In The Media

Helping Your Child Through Unemployment

by | Apr 17, 2024 | Anton Community Newspaper, Anton Media, Blog

By Kathy Rivera

Transitioning from school to the job hunt is a daunting yet pivotal phase in the life of every young adult. As your child embarks upon this important journey, they may feel a mixture of excitement, fear, and worry, and not without reason. Job seekers today face more uncertainty than ever, with the latest unemployment rate for young high school graduates falling at 7.9 percent. Recent college graduates fare slightly better with an unemployment rate of 4.8 percent, though this number is nearly double that of all workers with a college degree, according to the Federal Reserve Bank of New York.

As parents, it can be difficult to balance positive reinforcement while managing expectations. Unemployment affects not only the job seeker, but the family unit as a whole, hindering the independence you want for your child. The psychological effects of rejection are amplified the longer the job hunt continues, so it is vital to understand what you can do to best support your child throughout this phase of their life.

Be patient

It’s important for parents to understand that the job market is vastly different today than it was when they were young jobseekers. Gone are the days of walking into a business and handing the owner a resume with the expectation of receiving an interview later that week. Today, candidates can expect to send out dozens, if not hundreds of applications with little to show for it. According to Pew Research Center, 39% of Millennials have a Bachelor’s degree or higher, making them the most educated generation to date, and that number continues to climb with Generation Z. These impressive numbers have created a highly competitive job market, resulting in more college graduates finding themselves in roles that don’t use their degree.

Provide encouragement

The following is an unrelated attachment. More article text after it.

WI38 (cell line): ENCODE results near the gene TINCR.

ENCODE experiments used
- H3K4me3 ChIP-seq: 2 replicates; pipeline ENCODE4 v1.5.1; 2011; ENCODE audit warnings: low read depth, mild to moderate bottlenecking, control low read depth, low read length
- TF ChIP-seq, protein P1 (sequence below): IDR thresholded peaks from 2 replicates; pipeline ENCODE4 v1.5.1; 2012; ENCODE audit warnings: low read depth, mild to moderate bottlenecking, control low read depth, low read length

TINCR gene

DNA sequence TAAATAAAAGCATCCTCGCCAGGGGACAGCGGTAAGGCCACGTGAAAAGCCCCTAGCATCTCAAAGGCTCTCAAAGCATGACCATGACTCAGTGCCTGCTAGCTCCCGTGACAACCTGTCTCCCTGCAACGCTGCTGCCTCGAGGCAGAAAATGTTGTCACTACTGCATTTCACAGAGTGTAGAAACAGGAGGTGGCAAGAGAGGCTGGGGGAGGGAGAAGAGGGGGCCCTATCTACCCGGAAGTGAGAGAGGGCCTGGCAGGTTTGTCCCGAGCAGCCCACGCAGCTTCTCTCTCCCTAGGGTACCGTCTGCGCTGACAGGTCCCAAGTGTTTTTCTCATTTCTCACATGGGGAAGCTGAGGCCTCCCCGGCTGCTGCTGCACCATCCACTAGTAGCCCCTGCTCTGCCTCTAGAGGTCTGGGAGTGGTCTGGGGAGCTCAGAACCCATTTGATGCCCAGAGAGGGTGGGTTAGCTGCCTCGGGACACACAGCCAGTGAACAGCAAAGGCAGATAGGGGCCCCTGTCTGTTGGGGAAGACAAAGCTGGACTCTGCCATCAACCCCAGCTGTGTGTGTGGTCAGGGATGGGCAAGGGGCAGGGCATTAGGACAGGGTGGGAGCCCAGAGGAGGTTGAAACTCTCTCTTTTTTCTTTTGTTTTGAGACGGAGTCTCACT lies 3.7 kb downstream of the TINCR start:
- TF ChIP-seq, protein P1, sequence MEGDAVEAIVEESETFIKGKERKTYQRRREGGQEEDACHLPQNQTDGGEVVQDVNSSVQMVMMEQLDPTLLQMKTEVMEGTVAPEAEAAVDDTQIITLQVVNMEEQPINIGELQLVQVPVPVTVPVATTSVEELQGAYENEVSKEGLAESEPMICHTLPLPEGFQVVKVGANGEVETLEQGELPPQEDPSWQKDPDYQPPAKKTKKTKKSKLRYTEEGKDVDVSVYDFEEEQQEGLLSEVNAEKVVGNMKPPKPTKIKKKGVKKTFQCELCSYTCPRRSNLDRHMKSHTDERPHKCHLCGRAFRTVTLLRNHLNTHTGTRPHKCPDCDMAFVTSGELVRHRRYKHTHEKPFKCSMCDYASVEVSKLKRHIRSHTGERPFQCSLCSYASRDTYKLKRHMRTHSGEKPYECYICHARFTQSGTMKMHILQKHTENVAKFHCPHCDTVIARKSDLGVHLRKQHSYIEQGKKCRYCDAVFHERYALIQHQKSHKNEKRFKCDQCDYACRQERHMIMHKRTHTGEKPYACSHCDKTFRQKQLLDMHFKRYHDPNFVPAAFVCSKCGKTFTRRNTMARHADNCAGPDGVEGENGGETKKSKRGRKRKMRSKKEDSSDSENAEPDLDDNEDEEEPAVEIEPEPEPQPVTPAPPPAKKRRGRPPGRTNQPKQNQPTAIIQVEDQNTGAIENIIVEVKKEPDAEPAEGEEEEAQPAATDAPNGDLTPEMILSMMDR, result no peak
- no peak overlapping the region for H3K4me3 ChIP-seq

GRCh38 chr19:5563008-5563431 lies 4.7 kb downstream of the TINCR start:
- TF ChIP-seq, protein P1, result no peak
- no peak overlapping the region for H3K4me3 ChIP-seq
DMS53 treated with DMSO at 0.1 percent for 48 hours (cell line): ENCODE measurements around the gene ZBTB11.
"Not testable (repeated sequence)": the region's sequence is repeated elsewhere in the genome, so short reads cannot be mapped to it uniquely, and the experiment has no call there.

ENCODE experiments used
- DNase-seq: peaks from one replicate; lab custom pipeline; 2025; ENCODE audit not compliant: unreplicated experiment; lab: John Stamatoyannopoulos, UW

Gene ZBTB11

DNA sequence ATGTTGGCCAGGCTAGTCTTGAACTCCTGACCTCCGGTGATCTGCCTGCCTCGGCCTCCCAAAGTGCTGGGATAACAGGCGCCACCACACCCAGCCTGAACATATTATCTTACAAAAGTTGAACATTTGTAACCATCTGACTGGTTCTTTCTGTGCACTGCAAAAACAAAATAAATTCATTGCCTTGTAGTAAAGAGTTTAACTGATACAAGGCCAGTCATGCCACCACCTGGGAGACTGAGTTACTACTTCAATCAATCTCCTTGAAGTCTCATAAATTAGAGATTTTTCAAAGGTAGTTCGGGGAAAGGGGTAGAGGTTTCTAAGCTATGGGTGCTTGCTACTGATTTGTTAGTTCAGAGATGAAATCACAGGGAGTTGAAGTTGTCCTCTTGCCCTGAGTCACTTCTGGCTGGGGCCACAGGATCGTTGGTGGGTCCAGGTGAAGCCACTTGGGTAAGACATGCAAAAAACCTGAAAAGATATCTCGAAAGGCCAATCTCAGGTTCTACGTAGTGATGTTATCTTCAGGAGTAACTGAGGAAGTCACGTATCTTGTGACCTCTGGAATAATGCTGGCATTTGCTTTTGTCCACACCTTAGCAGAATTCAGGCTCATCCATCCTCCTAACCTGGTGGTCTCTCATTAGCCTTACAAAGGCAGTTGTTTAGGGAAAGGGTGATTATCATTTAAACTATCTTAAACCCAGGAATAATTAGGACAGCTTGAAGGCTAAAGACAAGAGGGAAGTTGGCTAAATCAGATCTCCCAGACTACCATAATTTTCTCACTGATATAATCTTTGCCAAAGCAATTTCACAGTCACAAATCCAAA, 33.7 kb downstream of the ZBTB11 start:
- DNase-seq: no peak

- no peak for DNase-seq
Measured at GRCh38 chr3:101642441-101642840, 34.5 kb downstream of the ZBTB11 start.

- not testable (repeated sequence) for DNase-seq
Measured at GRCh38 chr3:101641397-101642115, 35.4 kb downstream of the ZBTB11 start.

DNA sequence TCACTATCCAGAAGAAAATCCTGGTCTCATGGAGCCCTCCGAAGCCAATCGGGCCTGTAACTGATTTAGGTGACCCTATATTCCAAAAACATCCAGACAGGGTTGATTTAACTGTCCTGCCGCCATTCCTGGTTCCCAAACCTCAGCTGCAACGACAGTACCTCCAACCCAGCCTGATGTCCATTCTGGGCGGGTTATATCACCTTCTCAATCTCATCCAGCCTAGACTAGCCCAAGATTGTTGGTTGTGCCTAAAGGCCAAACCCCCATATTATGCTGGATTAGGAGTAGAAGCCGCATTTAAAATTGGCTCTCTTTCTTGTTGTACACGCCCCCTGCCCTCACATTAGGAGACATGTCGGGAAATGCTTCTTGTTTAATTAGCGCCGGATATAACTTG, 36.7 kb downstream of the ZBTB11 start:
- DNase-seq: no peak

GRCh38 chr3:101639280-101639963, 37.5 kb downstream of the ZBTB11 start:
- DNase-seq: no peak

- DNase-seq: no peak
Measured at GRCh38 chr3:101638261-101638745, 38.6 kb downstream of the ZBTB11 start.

After submitting countless applications with nothing to show for it, it’s understandable for your child to feel demoralized or even hopeless. However, it is crucial to motivate your child to continue their search and build upon their skill sets, tailor their resumes to specific jobs, and network with professionals in their field. Remind them that they aren’t alone in feeling discouraged, but that there is a job waiting for them.

Establish healthy coping mechanisms

Constant rejection can be difficult to deal with. Let your child know that it’s okay to experience feelings of sadness, anxiety, and frustration when unemployed, but they shouldn’t let that consume them. Encourage them to take breaks from the application process to relax with friends and loved ones, enjoy their hobbies, and take time away from the computer. Stress-management techniques such as breathing exercises, meditation, and mindfulness will help them through overwhelming feelings during the hunt. Self care is crucial in avoiding burnout when applying for jobs and maintaining strong mental health.

Trust that they know what is best

It makes sense to want updates on how the job search is going, especially if your child is living at home. Despite this, try to refrain from asking for updates too frequently, as this can create further pressure for your child. If they have any promising leads, trust that you will be the first to know. Today’s young adults have a better understanding of the current job market than you may, so allow them to explore their options, make mistakes, and grow on their own.

By adopting these approaches, we can not only help our children overcome the burden of unemployment but help them to foster the independence and resilience needed to thrive in a professional landscape, all while maintaining their mental well-being.

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